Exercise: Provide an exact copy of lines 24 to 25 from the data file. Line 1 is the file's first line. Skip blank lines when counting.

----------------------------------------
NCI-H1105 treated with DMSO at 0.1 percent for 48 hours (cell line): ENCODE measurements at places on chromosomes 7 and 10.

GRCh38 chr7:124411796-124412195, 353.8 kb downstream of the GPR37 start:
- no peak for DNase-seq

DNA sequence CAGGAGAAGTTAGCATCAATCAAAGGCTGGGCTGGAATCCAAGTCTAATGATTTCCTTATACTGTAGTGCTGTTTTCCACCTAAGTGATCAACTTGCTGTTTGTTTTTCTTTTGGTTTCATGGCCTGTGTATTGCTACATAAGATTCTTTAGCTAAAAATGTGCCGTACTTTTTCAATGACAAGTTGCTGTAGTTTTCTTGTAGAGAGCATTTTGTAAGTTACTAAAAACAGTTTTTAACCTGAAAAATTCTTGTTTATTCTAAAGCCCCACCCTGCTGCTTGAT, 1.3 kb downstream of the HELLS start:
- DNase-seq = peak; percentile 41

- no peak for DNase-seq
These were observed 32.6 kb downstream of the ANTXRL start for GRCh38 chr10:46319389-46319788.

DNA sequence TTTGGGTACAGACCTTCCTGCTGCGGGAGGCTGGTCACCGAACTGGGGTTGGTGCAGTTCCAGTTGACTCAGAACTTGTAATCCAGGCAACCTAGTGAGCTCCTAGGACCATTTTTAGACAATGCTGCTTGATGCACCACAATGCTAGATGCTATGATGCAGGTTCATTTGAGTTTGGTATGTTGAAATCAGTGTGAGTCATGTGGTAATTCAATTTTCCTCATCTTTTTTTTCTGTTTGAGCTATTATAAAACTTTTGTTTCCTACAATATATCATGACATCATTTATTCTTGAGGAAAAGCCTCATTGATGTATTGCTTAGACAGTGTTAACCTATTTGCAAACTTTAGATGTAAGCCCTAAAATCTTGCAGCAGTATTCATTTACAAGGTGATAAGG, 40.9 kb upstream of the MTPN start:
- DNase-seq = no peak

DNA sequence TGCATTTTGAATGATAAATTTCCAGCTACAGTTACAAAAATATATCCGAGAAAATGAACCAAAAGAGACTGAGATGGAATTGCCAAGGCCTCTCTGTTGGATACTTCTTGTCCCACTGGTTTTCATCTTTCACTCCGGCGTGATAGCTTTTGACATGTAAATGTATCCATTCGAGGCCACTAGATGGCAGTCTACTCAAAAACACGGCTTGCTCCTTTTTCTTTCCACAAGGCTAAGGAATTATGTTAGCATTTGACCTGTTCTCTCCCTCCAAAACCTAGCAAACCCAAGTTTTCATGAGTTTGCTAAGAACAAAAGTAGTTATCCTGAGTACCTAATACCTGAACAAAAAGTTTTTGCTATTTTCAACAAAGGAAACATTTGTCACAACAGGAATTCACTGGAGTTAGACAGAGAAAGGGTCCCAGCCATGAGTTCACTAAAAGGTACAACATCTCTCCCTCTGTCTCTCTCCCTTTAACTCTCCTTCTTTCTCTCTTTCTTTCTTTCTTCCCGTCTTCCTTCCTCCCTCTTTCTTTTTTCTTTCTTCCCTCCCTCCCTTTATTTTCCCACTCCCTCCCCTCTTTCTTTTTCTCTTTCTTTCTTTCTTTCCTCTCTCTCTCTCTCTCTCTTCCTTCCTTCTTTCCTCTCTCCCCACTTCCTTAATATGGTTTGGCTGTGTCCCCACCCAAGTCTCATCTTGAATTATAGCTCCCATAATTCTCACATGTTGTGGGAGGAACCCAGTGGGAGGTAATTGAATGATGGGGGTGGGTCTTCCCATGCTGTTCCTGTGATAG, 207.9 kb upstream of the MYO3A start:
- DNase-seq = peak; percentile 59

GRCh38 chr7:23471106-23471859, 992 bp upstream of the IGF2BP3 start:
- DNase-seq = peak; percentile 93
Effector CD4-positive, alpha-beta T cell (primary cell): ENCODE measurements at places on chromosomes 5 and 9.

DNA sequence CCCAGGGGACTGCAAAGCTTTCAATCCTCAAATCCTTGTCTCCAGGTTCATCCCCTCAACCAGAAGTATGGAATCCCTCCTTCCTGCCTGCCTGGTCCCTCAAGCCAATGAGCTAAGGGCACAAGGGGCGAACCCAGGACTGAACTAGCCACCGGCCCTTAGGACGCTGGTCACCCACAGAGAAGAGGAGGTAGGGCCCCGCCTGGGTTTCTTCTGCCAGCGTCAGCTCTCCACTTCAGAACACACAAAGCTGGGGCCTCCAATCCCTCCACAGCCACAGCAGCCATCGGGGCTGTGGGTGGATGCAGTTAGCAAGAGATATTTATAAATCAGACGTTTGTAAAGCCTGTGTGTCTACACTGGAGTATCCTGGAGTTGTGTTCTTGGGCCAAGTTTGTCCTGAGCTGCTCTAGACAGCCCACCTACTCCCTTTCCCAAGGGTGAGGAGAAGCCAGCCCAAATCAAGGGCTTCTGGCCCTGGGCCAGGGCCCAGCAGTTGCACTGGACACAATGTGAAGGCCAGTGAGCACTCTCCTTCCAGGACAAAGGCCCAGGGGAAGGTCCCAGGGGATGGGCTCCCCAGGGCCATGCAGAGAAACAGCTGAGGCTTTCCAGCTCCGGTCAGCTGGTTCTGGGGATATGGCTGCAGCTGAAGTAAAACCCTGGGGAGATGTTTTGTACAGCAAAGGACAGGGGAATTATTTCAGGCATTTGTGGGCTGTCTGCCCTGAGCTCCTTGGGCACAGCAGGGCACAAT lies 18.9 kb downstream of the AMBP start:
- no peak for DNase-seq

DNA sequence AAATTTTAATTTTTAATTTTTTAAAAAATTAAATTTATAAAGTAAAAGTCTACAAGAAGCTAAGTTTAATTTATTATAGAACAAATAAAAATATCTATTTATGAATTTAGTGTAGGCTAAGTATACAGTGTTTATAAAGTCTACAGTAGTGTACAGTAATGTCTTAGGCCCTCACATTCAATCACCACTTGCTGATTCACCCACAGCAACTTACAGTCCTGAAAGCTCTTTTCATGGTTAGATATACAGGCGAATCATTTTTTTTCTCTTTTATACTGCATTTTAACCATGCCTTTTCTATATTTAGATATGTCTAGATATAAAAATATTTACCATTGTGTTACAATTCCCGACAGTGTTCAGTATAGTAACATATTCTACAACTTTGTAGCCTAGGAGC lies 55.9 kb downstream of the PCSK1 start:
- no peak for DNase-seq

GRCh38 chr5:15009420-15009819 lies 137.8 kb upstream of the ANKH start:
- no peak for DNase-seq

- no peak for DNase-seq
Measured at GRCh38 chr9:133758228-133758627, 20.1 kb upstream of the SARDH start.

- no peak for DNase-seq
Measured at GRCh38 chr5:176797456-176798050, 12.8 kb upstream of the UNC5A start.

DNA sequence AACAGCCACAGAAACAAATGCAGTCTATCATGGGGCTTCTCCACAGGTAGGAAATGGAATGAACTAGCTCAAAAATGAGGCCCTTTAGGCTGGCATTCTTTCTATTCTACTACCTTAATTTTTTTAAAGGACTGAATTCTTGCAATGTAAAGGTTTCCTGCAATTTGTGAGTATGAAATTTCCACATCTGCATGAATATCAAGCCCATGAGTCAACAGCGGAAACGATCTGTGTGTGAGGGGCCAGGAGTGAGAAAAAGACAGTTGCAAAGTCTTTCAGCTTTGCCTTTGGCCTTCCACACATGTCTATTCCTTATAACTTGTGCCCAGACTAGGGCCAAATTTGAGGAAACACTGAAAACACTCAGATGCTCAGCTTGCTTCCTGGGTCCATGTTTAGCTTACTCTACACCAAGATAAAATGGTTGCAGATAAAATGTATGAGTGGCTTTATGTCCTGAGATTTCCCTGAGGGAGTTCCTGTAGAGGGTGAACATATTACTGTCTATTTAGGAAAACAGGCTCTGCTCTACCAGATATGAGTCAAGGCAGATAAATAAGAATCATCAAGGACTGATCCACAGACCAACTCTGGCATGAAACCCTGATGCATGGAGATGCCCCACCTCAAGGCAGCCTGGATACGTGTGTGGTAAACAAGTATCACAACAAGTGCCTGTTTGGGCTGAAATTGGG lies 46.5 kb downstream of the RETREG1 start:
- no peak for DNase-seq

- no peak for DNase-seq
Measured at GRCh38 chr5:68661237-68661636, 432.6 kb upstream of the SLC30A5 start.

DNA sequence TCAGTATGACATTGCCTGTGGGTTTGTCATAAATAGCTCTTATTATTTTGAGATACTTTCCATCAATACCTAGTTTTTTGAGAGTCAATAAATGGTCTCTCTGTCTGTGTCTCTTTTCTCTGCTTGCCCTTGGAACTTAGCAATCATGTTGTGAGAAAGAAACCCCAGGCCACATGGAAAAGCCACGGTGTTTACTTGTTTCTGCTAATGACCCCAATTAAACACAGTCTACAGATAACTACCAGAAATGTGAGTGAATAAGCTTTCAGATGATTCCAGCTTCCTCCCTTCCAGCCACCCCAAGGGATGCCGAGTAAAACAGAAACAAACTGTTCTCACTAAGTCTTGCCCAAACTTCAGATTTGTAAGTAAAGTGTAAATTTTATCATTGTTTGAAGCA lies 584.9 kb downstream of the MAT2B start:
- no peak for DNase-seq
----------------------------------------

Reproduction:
Measured at GRCh38 chr5:176797456-176798050, 12.8 kb upstream of the UNC5A start.

DNA sequence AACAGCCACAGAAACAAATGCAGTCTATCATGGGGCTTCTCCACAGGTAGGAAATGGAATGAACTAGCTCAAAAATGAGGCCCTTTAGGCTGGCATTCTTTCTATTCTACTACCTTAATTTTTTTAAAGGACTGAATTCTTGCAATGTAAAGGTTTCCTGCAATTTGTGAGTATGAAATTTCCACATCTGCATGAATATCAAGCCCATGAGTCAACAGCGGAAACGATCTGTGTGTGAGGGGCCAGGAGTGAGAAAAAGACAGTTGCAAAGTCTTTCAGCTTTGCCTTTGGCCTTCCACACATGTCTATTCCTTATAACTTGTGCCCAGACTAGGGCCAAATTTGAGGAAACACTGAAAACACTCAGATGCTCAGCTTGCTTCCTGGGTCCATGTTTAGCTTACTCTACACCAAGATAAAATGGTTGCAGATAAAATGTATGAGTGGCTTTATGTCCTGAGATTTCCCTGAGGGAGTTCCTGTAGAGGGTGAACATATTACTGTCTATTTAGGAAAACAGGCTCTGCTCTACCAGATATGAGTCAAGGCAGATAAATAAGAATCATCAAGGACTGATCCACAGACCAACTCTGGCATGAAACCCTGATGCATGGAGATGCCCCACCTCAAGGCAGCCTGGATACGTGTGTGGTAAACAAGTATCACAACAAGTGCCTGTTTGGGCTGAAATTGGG lies 46.5 kb downstream of the RETREG1 start: